Onset of exercise increases lumbar sympathetic nerve activity in rats

DiCARLO, STEPHEN E.; CHEN, CHAO-YIN; COLLINS, HEIDI L.

Medicine & Science in Sports & Exercise: June 1996 - Volume 28 - Issue 6 - pp 677-684
Basic Sciences/Regulatory Physiology: Original Investigations

We hypothesized that lumbar sympathetic nerve activity (LSNA) increases at the onset of whole-body dynamic exercise in the rat. To test this hypothesis, we recorded LSNA, heart rate (HR), and arterial pressure (AP) at rest and during a graded exercise test in six adult rats. Rats were instrumented with arterial and venous catheters and recording electrodes around the lumbar sympathetic trunk. Following recovery, each rat ran continuously on a hand-driven or motorized treadmill at 6 m·min-1, 12 m·min-1, and 18 m·min-1 on a 10% grade for approximately 3 min at each workload. Before exercise, mean arterial pressure(MAP), HR, and LSNA averaged 108 ± 4 mm Hg, 385 ± 20 bpm, and 100%, respectively. As hypothesized, all variables increased abruptly and dramatically at the onset of treadmill exercise. For example, MAP (117± 5 mm Hg), HR (450 ± 15 bpm), and LSNA (225 ± 19%) all increased significantly within the first 25 s of treadmill running at 6 m·min-1. As the exercise continued, there was a progressive increase in HR; however, MAP plateaued at 6 m·min-1 and LSNA plateaued at 12 m·min-1. Since LSNA increased at the onset of whole-body dynamic exercise in the rat, we suggest that the increase in LSNA at the onset of exercise is mediated by a central (feed forward) mechanism.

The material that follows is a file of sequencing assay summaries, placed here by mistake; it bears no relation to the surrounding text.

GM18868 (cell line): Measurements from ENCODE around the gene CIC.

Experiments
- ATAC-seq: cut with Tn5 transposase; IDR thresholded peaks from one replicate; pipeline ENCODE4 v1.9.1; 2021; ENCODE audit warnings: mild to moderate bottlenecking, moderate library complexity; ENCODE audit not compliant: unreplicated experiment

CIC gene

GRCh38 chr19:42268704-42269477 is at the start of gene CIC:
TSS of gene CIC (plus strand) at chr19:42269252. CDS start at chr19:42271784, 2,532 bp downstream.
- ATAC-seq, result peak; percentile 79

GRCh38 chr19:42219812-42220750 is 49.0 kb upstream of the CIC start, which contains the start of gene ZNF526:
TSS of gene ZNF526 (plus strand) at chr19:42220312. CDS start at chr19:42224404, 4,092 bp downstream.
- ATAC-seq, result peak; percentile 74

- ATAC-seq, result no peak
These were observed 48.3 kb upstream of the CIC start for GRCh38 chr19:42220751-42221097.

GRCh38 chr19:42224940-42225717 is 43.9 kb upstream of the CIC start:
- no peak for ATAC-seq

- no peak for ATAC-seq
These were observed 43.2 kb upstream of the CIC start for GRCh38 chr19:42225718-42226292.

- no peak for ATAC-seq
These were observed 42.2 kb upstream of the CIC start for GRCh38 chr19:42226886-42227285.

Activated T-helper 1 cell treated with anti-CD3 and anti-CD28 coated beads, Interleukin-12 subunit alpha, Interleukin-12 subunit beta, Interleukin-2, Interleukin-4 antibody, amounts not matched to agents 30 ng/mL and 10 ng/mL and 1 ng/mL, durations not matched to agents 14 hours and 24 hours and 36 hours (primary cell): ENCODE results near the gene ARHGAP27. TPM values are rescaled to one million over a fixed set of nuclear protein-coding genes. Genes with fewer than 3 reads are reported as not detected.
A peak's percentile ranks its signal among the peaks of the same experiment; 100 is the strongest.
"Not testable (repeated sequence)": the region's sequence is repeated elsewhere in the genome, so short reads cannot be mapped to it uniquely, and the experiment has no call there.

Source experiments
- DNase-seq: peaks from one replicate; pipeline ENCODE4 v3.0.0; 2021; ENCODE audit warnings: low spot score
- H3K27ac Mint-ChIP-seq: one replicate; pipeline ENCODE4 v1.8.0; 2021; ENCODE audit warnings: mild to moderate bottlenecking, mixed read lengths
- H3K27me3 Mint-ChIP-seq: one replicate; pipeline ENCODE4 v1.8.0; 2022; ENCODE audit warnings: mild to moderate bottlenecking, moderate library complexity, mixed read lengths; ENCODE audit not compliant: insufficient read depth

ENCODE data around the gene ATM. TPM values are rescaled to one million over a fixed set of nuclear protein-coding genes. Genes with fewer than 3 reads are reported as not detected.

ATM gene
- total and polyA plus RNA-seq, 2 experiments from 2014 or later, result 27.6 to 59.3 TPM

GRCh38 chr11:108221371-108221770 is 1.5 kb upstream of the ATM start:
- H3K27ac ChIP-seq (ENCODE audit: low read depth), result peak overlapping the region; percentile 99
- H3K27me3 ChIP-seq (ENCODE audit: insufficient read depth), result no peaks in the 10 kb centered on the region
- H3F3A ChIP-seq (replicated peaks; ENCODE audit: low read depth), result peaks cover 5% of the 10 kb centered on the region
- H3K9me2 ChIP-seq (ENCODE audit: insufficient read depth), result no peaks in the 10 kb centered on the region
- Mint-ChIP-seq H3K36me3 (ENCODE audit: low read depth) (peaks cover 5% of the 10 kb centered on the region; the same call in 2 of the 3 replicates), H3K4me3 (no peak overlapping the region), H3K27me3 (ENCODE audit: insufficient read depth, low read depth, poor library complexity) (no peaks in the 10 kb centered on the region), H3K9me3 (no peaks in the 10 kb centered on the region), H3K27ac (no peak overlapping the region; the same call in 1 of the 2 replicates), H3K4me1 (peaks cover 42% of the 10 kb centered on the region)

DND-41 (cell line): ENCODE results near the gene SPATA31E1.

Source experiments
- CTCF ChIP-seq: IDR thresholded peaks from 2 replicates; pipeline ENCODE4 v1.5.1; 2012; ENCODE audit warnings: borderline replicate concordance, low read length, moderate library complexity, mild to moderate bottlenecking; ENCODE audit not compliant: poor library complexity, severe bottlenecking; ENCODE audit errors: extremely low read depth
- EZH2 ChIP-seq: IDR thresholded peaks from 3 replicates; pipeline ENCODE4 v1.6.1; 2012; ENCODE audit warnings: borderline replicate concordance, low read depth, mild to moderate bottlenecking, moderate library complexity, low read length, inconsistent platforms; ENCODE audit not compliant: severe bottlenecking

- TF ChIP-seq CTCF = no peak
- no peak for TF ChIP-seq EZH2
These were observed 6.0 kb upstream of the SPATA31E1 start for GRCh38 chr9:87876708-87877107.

Department of Physiology, Northeastern Ohio Universities, College of Medicine, Rootstown, OH 44272

Submitted for publication August 1995.

Accepted for publication February 1996.

We appreciate the excellent secretarial work of Karen Greene, Department Assistant in Physiology, in the preparation of this manuscript. We would also like to thank the expert reviewers for the time and effort contributed to strengthening our manuscript.

This work was supported by National Heart, Lung, and Blood Institute Grant HL-45245.

Address for correspondence: Stephen E. DiCarlo, Ph.D., Department of Physiology, Northeastern Ohio Universities, College of Medicine, 4209 State Route 44, P.O. Box 95, Rootstown, OH 44272. E-mail:sdicarlo@riker.neoucom.edu.

©1996The American College of Sports Medicine